Duoyun Books Turn to Wutopia Lab for its First Outpost Beyond Shanghai
Chinese culture has always deferred to academics. Socially, imperial scholars ranked equally with the military, and they were treated with as much esteem as the emperor’s courtiers, partly because, for centuries, reading was restricted to just a chosen few. Furthermore, simplified Chinese only became widely adopted 70 years ago, and mandatory education is a fairly recent phenomenon. Try as he might to impose a communist rhetoric over literature, even Mao Zedong’s Cultural Revolution had little effect upon the country’s entrenched reverence for books. However, one thing that significantly impacted literature has been the internet. Online learning, e-books, e-retail, and social media have all contributed to increased access to reading materials but, at the same time, to the decline of bricks-and-mortar bookshops. But if anyone knows how to create physical bookstore environments that draw customers, it’s Ting Yu. The Wutopia Lab cofounder and chief architect has completed a half dozen such projects throughout China. His latest and one of his largest, the spacious Duoyun Bookstore in Taizhou, is his second shop for the chainlet, which he again helps realize its aspirations to be more than a retailer.
The 19,000-square-foot, two-story store occupies two stone buildings that are part of a quartet of abandoned structures. It was Taizhou Huangyan Yongyun Cultural Development and Shanghai Century Cloud Culture Development that earmarked the buildings for Duoyun Books. “Taizhou has close cultural and economic ties with Shanghai, and this project evolved during the 2020 Shanghai Taizhou Week to further strengthen the connections between the two cities,” Yu begins. “It is also backdropped by Wuyue Plaza, the largest commercial complex in the district.” The district Yu speaks of is Huangyan, a Taizhou suburb and metropolis in its own right. A four-hour drive south of Shanghai, Huangyan is known for its centuries of mandarin orange production and more recent plastic-mold manufacturing. At its height, 70 percent of the domestic Chinese market’s plastic molds—used in cars and home appliances—originated in Huangyan.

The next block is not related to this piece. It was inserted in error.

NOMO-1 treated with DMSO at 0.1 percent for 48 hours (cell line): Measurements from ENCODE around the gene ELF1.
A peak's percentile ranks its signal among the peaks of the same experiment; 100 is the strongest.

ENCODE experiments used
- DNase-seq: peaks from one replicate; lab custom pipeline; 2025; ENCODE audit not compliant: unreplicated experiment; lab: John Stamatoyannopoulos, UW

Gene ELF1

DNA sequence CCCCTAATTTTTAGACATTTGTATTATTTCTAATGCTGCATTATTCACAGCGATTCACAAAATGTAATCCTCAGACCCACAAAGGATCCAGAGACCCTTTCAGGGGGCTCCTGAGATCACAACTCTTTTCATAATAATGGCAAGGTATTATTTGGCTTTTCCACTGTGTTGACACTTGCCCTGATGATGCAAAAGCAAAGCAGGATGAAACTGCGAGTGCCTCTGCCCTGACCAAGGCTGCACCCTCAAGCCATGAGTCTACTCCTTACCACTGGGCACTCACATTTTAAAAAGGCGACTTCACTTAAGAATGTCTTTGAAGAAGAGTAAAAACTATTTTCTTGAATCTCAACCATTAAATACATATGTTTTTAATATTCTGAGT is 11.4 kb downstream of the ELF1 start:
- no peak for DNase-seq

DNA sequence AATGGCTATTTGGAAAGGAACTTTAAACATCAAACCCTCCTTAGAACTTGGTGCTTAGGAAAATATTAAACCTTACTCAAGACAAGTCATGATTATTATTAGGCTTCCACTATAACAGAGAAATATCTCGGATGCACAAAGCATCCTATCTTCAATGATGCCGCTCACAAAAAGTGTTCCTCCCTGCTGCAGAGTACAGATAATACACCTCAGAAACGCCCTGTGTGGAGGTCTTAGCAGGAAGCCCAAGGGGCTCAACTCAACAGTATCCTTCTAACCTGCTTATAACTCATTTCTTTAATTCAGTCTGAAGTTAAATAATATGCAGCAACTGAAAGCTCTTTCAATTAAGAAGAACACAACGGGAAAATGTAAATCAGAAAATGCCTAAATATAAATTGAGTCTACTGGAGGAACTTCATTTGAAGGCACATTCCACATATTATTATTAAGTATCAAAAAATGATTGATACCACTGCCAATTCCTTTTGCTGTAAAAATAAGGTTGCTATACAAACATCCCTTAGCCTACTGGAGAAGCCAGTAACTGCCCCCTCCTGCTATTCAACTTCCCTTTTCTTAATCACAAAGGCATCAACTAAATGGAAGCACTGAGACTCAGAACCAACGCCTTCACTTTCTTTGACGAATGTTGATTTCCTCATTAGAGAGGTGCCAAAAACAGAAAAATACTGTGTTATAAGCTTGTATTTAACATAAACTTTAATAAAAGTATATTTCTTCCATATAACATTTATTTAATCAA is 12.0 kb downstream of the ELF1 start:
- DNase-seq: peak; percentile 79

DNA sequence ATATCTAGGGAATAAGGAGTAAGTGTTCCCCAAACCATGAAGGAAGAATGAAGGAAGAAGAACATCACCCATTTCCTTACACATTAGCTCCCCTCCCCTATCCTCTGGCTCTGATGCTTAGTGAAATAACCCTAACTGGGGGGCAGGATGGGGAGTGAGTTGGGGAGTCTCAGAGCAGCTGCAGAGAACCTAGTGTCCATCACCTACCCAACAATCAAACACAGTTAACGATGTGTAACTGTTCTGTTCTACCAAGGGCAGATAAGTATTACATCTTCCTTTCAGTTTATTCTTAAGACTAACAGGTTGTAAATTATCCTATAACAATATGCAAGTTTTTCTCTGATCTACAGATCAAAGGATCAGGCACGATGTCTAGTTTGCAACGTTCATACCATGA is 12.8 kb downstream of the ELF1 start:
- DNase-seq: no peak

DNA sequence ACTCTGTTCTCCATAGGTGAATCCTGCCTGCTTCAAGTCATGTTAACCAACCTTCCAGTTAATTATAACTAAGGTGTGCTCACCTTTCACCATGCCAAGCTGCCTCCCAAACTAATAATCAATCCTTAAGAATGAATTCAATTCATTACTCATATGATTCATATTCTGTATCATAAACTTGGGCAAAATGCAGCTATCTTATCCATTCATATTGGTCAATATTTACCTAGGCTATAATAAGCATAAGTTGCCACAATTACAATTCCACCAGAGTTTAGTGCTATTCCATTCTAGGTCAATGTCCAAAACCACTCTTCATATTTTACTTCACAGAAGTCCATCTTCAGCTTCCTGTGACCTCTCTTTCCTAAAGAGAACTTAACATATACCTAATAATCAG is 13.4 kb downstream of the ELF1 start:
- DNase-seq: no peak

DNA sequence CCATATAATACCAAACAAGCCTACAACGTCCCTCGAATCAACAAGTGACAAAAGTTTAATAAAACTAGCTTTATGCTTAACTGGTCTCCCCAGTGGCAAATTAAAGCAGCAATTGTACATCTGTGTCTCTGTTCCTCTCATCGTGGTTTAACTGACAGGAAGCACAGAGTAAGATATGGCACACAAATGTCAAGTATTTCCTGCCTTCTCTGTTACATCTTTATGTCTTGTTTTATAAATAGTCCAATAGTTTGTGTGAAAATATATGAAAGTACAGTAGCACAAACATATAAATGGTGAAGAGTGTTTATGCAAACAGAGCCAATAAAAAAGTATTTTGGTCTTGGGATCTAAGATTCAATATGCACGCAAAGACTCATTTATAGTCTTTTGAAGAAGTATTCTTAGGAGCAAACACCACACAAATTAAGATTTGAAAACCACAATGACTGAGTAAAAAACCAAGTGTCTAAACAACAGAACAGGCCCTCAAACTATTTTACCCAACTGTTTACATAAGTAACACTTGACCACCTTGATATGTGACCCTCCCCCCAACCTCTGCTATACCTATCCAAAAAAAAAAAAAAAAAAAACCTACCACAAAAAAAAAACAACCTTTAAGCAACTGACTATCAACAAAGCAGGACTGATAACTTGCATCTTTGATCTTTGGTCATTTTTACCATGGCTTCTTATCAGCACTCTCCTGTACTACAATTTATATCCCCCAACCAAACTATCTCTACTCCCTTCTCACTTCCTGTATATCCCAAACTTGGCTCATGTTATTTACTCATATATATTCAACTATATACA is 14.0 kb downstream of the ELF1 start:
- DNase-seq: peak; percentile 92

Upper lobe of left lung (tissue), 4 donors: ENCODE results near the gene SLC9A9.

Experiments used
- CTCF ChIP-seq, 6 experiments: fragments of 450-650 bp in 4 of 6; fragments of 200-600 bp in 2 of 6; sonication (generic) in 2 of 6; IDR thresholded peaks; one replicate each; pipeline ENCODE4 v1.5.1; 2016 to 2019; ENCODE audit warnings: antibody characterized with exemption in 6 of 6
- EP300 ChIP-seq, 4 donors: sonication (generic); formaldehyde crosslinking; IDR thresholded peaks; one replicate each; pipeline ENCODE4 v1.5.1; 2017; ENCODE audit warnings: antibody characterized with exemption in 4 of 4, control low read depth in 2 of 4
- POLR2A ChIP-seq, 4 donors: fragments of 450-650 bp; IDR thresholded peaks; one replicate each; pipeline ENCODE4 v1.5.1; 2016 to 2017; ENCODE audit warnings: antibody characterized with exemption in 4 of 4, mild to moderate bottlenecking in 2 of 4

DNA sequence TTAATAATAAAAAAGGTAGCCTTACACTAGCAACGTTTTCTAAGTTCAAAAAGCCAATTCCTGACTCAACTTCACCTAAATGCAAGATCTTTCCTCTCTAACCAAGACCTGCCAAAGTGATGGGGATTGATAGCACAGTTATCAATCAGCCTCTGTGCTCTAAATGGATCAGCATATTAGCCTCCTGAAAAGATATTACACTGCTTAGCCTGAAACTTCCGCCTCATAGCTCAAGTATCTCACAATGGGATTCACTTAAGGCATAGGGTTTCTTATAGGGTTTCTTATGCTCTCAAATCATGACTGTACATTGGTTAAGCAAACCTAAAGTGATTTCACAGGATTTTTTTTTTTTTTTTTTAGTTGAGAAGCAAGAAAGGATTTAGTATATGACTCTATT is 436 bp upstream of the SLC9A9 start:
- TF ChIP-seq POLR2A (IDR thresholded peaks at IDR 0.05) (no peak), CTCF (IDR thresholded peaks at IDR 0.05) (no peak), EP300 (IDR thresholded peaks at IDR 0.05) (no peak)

Yu incorporated these ancient and modern aspects of the site’s context into
his design of the bookstore. But it’s the project’s proximity to the Yongning River that really set the tone and gives it its nickname, Books in Clouds. Symbolizing idealism, “A cloud rises over the riverside, and visitors in the store are inside it,” Yu says of his concept. “Clouds were images that we defined early in the process and are used throughout the interior and exterior.” To achieve this effect, Wutopia fronted the entire complex in a perimeter of perforated aluminum screens that reads as solid white during the day and like a glowing layer of fog against the dark night sky.